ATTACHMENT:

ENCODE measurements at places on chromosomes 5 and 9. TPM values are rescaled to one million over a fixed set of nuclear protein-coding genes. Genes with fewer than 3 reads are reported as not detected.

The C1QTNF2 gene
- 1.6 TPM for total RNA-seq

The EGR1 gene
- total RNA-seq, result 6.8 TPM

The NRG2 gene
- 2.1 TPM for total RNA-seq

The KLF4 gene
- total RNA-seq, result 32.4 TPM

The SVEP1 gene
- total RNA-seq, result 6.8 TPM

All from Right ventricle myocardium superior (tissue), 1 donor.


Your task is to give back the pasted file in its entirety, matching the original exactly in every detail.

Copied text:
ENCODE measurements at places on chromosomes 5 and 9. TPM values are rescaled to one million over a fixed set of nuclear protein-coding genes. Genes with fewer than 3 reads are reported as not detected.

The C1QTNF2 gene
- 1.6 TPM for total RNA-seq

The EGR1 gene
- total RNA-seq, result 6.8 TPM

The NRG2 gene
- 2.1 TPM for total RNA-seq

The KLF4 gene
- total RNA-seq, result 32.4 TPM

The SVEP1 gene
- total RNA-seq, result 6.8 TPM

All from Right ventricle myocardium superior (tissue), 1 donor.